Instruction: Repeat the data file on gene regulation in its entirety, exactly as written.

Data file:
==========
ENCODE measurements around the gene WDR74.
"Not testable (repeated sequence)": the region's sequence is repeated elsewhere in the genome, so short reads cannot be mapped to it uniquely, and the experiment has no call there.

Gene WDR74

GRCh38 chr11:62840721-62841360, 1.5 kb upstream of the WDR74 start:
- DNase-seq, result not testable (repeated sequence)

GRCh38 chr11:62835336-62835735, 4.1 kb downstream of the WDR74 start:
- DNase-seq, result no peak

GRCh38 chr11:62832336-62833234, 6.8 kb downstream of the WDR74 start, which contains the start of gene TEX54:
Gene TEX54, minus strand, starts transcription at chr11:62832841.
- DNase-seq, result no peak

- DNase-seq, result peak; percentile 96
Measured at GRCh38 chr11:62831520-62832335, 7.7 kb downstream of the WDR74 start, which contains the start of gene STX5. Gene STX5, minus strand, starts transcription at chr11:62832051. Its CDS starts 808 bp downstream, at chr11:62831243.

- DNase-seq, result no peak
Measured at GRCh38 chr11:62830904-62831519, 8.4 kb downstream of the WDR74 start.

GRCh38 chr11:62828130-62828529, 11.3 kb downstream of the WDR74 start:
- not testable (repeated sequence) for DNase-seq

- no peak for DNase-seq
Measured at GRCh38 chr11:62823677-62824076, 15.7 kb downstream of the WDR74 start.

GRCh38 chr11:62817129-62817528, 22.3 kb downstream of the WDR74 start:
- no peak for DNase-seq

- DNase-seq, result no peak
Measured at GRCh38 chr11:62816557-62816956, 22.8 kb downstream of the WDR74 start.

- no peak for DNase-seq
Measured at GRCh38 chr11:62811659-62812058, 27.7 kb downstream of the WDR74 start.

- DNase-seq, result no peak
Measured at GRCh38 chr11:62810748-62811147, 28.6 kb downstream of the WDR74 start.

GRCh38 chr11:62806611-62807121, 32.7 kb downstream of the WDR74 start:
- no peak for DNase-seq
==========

ENCODE measurements around the gene WDR74.
"Not testable (repeated sequence)": the region's sequence is repeated elsewhere in the genome, so short reads cannot be mapped to it uniquely, and the experiment has no call there.

Gene WDR74

GRCh38 chr11:62840721-62841360, 1.5 kb upstream of the WDR74 start:
- DNase-seq, result not testable (repeated sequence)

GRCh38 chr11:62835336-62835735, 4.1 kb downstream of the WDR74 start:
- DNase-seq, result no peak

GRCh38 chr11:62832336-62833234, 6.8 kb downstream of the WDR74 start, which contains the start of gene TEX54:
Gene TEX54, minus strand, starts transcription at chr11:62832841.
- DNase-seq, result no peak

- DNase-seq, result peak; percentile 96
Measured at GRCh38 chr11:62831520-62832335, 7.7 kb downstream of the WDR74 start, which contains the start of gene STX5. Gene STX5, minus strand, starts transcription at chr11:62832051. Its CDS starts 808 bp downstream, at chr11:62831243.

- DNase-seq, result no peak
Measured at GRCh38 chr11:62830904-62831519, 8.4 kb downstream of the WDR74 start.

GRCh38 chr11:62828130-62828529, 11.3 kb downstream of the WDR74 start:
- not testable (repeated sequence) for DNase-seq

- no peak for DNase-seq
Measured at GRCh38 chr11:62823677-62824076, 15.7 kb downstream of the WDR74 start.

GRCh38 chr11:62817129-62817528, 22.3 kb downstream of the WDR74 start:
- no peak for DNase-seq

- DNase-seq, result no peak
Measured at GRCh38 chr11:62816557-62816956, 22.8 kb downstream of the WDR74 start.

- no peak for DNase-seq
Measured at GRCh38 chr11:62811659-62812058, 27.7 kb downstream of the WDR74 start.

- DNase-seq, result no peak
Measured at GRCh38 chr11:62810748-62811147, 28.6 kb downstream of the WDR74 start.

GRCh38 chr11:62806611-62807121, 32.7 kb downstream of the WDR74 start:
- no peak for DNase-seq